Former Egyptian President Hosni Mubarak's Verdict Delayed In Protester Killing Retrial

An Egyptian court has postponed a verdict in the retrial of former Egyptian President Hosni Mubarak on charges of corruption and killing protesters during the 2011 uprising.

Mubarak, 86, was in court alongside his sons and a former minister. The verdict has now been set for 29 November.

He was found guilty and sentenced to life in 2012, but the conviction was overturned on technical grounds.

Mubarak ruled Egypt for almost 30 years before being ousted in the uprising.

He stood down after weeks of unrest ended in the deaths of hundreds of protesters across the country.

The current retrial began in April 2013, and has been adjourned several times since.

Changing evidence

In August, Mubarak was allowed to give a court-room speech broadcast on Egyptian television.

In the speech, he defended his human rights record and said he did his best to fulfil his duties as president.

"I spent my whole life defending Egypt and its sons. I say before God, you and the people that I have spent my life fighting the enemies of the country," he said.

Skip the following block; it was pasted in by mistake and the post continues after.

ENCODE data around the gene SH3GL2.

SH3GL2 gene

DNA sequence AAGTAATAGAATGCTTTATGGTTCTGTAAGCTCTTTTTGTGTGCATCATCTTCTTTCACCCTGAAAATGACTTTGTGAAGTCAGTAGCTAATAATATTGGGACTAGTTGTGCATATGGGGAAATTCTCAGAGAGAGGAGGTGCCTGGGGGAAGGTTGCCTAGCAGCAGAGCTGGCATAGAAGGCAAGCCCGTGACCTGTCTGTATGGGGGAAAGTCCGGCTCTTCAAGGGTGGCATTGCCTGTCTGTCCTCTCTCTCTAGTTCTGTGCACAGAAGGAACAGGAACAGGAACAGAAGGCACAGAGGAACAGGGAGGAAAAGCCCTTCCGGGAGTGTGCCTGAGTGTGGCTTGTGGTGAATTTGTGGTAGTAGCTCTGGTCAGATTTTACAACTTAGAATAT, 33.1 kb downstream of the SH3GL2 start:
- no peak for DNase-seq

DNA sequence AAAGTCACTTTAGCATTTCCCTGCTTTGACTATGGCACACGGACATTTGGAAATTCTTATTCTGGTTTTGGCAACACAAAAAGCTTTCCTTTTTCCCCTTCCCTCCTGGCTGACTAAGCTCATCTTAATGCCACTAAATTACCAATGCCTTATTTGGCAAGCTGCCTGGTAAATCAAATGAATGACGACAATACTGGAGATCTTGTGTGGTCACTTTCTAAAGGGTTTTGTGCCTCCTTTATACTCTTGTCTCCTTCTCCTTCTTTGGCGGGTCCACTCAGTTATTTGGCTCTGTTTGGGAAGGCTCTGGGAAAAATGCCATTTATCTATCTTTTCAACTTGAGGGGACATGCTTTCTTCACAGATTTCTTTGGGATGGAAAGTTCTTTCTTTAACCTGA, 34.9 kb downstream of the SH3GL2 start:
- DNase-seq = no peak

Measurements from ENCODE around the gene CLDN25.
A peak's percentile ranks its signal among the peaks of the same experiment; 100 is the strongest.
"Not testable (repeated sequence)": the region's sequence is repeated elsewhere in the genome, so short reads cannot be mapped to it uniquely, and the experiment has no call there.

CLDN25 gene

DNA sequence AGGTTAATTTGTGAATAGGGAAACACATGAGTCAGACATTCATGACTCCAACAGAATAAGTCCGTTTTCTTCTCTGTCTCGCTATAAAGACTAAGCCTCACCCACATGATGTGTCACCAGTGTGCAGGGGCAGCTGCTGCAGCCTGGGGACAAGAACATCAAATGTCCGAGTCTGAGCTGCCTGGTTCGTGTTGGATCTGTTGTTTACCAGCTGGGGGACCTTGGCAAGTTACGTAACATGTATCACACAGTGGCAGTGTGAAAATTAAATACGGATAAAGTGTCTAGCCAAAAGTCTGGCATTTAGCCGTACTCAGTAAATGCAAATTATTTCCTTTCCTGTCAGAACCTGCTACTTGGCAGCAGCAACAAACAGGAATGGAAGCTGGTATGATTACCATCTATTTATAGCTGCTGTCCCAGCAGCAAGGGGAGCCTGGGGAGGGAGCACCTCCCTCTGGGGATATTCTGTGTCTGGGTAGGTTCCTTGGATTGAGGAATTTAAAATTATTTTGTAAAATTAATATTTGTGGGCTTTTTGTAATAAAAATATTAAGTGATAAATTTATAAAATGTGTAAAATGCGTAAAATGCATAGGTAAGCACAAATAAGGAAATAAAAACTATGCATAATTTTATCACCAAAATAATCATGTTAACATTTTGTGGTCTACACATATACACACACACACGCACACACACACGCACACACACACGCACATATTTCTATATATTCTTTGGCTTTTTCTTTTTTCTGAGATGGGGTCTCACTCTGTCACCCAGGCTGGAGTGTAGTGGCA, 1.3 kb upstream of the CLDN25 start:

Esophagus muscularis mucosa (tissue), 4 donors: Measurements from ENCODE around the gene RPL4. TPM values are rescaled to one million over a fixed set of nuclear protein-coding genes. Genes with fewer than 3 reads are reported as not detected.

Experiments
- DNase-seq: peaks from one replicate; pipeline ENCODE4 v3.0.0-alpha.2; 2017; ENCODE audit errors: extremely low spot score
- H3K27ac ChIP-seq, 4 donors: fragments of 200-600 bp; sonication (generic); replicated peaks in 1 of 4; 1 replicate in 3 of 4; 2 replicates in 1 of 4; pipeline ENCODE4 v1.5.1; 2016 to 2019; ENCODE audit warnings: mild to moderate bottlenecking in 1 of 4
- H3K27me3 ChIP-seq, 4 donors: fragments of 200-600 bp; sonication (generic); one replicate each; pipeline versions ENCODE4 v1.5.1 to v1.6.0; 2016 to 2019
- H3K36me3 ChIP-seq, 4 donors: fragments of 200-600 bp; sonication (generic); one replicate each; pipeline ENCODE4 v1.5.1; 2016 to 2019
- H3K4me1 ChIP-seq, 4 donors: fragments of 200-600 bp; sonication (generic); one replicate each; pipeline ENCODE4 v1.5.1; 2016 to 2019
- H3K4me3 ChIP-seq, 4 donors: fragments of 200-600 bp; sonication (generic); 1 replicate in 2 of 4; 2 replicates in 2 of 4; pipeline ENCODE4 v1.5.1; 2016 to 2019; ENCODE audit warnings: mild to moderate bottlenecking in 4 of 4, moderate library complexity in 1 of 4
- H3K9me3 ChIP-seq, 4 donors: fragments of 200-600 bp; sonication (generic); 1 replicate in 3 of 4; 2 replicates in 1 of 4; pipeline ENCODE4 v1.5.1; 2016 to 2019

Commentators say that Mubarak could be acquitted, after several witnesses changed their evidence in his favour.

He is already serving a three-year prison sentence for embezzlement of public funds.

In August, a court ordered Mubarak's release from prison and transfer to a military hospital in Cairo, where he is being held.

He was found guilty in 2012 of the charge relating to killing protesters along with former Interior Minister Habib al-Adly, and sentenced to life in prison.

But in January 2013 the Court of Cassation upheld an appeal by the two men against their convictions on technical grounds and ordered a retrial.

His sons Alaa and Gamal are currently serving four-year prison terms for embezzlement of state funds.

Together with their father they were also fined $3m (£1.8m) and ordered to repay the $17.6m they were accused of stealing.

Source: BBC Africa
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